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‘I’d love if there was more understanding of rare diseases’

I am Number 17 is a campaign to raise awareness and for early diagnosis for rare disease

Nine-year-old Danny Molloy was diagnosed with paediatric fever disease, a form of auto-inflammatory disease, about two years ago. His mother, Carol Molloy, says the diagnosis has changed their lives. “He now has medication, which stops the high-temperature spikes in their tracks. He is a different child, but if we had known he had this five or six years ago, it would have taken a lot of trauma away.”

Danny was rushed to Children’s Health Ireland at Crumlin in the first 12 hours of his life. Four days later, he had open heart surgery. “He got lots of infections afterwards and was on life support for the first few months of his life. Later, he was constantly sick with high fevers,” she explains. As his intellectual disability emerged, Danny was thought to have DiGeorge syndrome (also known as 22q11.2 deletion syndrome), a diagnosis which was later revoked.

When, in 2021, he was put on trial medication for paediatric fever disease — of which there are 40 different sub-types — his high temperature dropped within hours. “He still gets high temperatures every four to six weeks, but we can give him the medication now. Although he has some behavioural issues and he is non-verbal, I love being his carer,” says Carol, who also has a three-year-old daughter, Willow.

She says they are still looking for the genetic origins of her son’s condition. “I’d love if there was more understanding of rare diseases among health professionals,” she says.


Significant challenges

Approximately 300,000 (one in 17) people in Ireland live with a rare disease, which is defined as a disease that affects less than one in 2,000 people (in some cases, it’s as few as one in 100,000).

There are more than 6,000 different rare diseases in Europe, 80 per cent of which have a genetic origin, either from an inherited gene or a de novo (new) gene mutation. Other rare diseases arise from infections, allergies or teratogenic (chemicals, radiation, etc) causes. The European Organisation for Rare Diseases — of which Rare Diseases Ireland is a member — states that the paradox of rarity is that even though “diseases are rare, rare disease patients are many”.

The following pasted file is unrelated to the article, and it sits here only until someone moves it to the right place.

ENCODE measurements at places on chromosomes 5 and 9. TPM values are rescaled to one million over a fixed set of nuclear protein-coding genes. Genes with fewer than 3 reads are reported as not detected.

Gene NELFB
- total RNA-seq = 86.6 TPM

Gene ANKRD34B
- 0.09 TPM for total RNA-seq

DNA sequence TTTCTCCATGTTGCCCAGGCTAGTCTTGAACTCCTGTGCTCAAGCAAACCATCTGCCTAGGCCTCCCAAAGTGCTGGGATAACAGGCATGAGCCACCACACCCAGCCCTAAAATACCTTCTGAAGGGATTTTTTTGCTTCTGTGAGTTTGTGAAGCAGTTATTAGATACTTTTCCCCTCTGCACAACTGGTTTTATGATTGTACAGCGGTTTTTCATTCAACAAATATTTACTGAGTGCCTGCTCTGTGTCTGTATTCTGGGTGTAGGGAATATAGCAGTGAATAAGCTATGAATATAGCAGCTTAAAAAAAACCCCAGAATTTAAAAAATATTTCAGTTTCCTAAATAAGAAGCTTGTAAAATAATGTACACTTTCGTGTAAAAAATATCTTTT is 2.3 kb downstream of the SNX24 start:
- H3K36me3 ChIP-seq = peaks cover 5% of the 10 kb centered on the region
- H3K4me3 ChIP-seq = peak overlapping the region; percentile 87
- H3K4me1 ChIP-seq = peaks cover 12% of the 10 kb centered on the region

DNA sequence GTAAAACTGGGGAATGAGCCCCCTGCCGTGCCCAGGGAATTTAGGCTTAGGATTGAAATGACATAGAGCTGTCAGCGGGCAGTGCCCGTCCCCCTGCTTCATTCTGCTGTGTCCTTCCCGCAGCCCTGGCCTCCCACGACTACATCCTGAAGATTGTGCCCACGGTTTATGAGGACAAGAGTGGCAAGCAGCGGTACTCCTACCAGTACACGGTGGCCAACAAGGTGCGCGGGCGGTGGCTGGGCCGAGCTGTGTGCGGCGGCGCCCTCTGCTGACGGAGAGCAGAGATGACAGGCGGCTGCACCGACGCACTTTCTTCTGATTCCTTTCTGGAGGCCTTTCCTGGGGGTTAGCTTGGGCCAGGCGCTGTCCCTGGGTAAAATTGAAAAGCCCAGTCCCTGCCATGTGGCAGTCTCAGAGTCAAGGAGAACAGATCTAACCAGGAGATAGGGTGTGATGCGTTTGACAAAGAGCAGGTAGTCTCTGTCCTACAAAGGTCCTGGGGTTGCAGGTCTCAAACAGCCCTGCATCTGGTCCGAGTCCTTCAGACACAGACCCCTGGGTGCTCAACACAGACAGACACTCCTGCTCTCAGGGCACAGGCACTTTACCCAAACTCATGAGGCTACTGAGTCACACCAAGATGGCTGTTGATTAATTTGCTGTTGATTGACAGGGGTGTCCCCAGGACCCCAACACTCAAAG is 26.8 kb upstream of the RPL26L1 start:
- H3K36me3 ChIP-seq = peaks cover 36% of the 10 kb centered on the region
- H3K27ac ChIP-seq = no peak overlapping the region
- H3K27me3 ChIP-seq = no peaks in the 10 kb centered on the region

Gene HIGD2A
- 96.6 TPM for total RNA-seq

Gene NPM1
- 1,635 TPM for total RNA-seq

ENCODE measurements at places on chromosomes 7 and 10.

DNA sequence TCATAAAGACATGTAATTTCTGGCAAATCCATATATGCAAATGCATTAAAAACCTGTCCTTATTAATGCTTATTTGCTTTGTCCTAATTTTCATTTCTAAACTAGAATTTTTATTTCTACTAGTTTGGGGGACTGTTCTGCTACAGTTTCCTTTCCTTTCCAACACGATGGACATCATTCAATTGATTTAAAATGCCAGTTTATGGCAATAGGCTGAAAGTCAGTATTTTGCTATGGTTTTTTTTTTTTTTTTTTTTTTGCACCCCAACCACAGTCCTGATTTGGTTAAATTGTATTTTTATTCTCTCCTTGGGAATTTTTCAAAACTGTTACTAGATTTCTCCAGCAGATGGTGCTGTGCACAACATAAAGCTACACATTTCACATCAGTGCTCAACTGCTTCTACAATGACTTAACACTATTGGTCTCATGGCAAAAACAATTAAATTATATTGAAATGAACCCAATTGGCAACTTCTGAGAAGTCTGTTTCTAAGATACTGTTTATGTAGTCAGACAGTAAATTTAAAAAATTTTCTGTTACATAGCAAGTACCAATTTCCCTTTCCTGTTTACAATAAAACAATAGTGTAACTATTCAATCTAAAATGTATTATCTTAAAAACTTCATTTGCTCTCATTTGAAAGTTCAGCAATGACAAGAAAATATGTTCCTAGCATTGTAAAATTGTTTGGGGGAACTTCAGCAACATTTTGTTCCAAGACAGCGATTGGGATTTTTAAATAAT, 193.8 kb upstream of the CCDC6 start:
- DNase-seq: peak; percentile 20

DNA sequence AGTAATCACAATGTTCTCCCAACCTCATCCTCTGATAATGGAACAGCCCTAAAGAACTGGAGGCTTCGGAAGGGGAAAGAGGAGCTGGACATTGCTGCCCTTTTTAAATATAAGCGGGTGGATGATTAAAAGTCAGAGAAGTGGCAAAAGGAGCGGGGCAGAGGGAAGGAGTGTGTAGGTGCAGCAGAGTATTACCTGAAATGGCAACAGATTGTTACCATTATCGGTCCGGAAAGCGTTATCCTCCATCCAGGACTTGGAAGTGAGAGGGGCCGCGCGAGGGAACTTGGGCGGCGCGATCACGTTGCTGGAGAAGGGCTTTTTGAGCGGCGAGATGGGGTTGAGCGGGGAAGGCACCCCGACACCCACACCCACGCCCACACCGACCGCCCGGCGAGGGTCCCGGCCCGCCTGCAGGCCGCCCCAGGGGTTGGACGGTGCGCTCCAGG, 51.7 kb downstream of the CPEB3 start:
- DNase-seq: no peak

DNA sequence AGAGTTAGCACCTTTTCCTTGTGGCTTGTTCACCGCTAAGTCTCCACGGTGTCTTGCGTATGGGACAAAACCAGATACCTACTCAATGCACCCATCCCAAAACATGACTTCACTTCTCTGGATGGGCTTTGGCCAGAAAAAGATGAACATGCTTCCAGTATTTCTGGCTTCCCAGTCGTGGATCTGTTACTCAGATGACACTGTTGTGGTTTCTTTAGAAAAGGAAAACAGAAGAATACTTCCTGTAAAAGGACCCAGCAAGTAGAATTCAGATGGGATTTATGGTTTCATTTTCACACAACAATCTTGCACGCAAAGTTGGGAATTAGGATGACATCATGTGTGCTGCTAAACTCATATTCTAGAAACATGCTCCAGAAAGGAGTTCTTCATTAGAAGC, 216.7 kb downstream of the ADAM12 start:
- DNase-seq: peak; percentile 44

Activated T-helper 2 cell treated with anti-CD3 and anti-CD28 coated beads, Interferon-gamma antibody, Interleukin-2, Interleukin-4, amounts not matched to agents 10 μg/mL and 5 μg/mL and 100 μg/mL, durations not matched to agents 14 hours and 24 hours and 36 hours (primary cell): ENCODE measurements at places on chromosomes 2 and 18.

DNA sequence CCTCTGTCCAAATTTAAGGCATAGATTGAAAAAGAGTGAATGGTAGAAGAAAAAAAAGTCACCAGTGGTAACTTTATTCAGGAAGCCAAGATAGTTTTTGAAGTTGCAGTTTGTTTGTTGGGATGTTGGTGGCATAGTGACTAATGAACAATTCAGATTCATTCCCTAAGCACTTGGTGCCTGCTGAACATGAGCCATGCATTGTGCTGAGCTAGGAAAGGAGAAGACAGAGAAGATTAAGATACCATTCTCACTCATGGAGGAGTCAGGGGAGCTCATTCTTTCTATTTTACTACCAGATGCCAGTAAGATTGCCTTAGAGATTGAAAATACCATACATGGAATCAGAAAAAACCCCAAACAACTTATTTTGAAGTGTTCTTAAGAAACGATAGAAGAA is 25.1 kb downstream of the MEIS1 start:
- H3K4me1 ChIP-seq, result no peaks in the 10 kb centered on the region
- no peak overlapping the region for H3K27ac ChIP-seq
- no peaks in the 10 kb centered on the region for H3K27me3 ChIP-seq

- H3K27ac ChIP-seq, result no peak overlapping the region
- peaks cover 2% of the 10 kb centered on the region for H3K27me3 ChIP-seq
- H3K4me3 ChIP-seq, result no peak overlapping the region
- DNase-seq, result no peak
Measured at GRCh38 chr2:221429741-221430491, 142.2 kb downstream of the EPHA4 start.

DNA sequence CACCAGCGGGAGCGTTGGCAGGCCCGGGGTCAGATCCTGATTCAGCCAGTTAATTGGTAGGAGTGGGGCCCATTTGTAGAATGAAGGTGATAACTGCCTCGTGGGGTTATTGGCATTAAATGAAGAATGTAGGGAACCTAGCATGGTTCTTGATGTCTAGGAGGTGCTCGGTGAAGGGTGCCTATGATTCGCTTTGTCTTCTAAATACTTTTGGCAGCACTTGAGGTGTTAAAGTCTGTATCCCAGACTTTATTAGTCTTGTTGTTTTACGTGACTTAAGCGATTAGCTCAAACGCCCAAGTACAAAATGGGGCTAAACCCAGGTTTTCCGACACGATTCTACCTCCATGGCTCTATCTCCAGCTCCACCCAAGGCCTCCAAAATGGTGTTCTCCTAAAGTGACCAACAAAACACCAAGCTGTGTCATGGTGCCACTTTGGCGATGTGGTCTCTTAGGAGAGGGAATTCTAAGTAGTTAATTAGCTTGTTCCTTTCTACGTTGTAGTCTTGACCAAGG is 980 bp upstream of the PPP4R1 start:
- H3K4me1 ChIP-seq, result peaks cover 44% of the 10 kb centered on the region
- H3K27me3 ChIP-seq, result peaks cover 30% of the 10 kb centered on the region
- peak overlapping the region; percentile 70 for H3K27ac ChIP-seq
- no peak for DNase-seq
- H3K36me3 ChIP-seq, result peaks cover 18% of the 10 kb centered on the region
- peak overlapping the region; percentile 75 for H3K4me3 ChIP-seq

Prof Eileen Treacy, clinical lead of the HSE National Rare Diseases Office and clinical professor of medicine of rare disorders at Trinity College Dublin says there are “significant challenges” for people with rare diseases. “There are delays in diagnosis, lack of specific treatments for the vast majority of these rare diseases, a scarcity of knowledge and expertise, and lack of integrated care,” she explains.

Many rare diseases are life-threatening, chronically debilitating, often progressive and highly complex disorders with very costly treatments. “Rare diseases are now a public health priority in Europe and with collaborative research projects and proposed data sharing, we are seeing many novel therapies emerging.”

On Wednesday (February 7th), a new rare disease awareness campaign, I am Number 17, will be launched in Ireland. It includes the unveiling of an exhibition of photography by Julien Behal of the 17 “changemakers” who have chosen to share their lived experience of rare disease.

“They have been willing to, I guess, shine a light on the challenges of living with rare diseases, but also the hopes that people have for their future,” says Vicky McGrath, chief executive of Rare Diseases Ireland.

“People living with rare diseases have very little voice. They’re often discounted. They’re often neglected. By bringing them together we’re showing there’s a large number of people. It’s giving them the opportunity to raise that voice, to affect change right across society. And so people can talk about challenges they’re facing.

“It’s a really exciting campaign. This will be the first time we’ll be embarking on a two- or three-year campaign and so you know expect to see a lot of us, expect to see a lot of the changemakers over the years ahead, and we welcome any support or thoughts people have.”

Bettina Carty

Bettina Carty was 15 years old when she was diagnosed with hereditary angioedema (HAE). “When I was younger, nobody knew what caused the swellings I had. If it was on my lips or arms, it was thought to be an allergic reaction. Once, I had really bad facial swelling and the doctor thought I had been beaten up,” explains Carty. Eventually, it was discovered she had a de novo gene mutation with a 50 per cent chance of passing it on.

Carty did pass on her condition to her three sons, who are now teenagers. “The majority of the swelling is abdominal in our cases and I was able to monitor the boys when they were young because I had experience of it myself. But at one stage the porter in Crumlin [CHI at Crumlin Hospital] knew my name as we were in and out of hospital so often with the boys.”